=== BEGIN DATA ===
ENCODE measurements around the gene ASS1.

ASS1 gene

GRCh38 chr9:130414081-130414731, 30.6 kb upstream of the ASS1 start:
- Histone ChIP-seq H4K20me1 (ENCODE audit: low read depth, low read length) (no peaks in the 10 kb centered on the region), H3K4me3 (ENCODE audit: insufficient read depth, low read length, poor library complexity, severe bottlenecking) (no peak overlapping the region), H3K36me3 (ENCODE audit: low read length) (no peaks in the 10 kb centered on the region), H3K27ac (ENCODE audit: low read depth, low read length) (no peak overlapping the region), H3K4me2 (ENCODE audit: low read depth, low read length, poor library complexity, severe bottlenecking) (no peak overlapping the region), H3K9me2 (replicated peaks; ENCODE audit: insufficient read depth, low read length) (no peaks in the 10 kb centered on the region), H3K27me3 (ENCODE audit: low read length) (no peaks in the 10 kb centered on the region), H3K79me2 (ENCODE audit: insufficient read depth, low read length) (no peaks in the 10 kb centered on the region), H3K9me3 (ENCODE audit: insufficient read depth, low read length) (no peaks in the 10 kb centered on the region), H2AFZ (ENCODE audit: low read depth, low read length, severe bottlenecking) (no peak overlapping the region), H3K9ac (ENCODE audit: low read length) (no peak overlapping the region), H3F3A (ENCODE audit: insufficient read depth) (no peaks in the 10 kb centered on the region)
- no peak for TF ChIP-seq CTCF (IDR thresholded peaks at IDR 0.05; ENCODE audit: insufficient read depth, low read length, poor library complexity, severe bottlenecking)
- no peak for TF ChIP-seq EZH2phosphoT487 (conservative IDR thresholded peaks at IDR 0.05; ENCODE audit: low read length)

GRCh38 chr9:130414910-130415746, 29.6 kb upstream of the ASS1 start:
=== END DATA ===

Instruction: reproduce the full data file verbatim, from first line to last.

ENCODE measurements around the gene ASS1.

ASS1 gene

GRCh38 chr9:130414081-130414731, 30.6 kb upstream of the ASS1 start:
- Histone ChIP-seq H4K20me1 (ENCODE audit: low read depth, low read length) (no peaks in the 10 kb centered on the region), H3K4me3 (ENCODE audit: insufficient read depth, low read length, poor library complexity, severe bottlenecking) (no peak overlapping the region), H3K36me3 (ENCODE audit: low read length) (no peaks in the 10 kb centered on the region), H3K27ac (ENCODE audit: low read depth, low read length) (no peak overlapping the region), H3K4me2 (ENCODE audit: low read depth, low read length, poor library complexity, severe bottlenecking) (no peak overlapping the region), H3K9me2 (replicated peaks; ENCODE audit: insufficient read depth, low read length) (no peaks in the 10 kb centered on the region), H3K27me3 (ENCODE audit: low read length) (no peaks in the 10 kb centered on the region), H3K79me2 (ENCODE audit: insufficient read depth, low read length) (no peaks in the 10 kb centered on the region), H3K9me3 (ENCODE audit: insufficient read depth, low read length) (no peaks in the 10 kb centered on the region), H2AFZ (ENCODE audit: low read depth, low read length, severe bottlenecking) (no peak overlapping the region), H3K9ac (ENCODE audit: low read length) (no peak overlapping the region), H3F3A (ENCODE audit: insufficient read depth) (no peaks in the 10 kb centered on the region)
- no peak for TF ChIP-seq CTCF (IDR thresholded peaks at IDR 0.05; ENCODE audit: insufficient read depth, low read length, poor library complexity, severe bottlenecking)
- no peak for TF ChIP-seq EZH2phosphoT487 (conservative IDR thresholded peaks at IDR 0.05; ENCODE audit: low read length)

GRCh38 chr9:130414910-130415746, 29.6 kb upstream of the ASS1 start: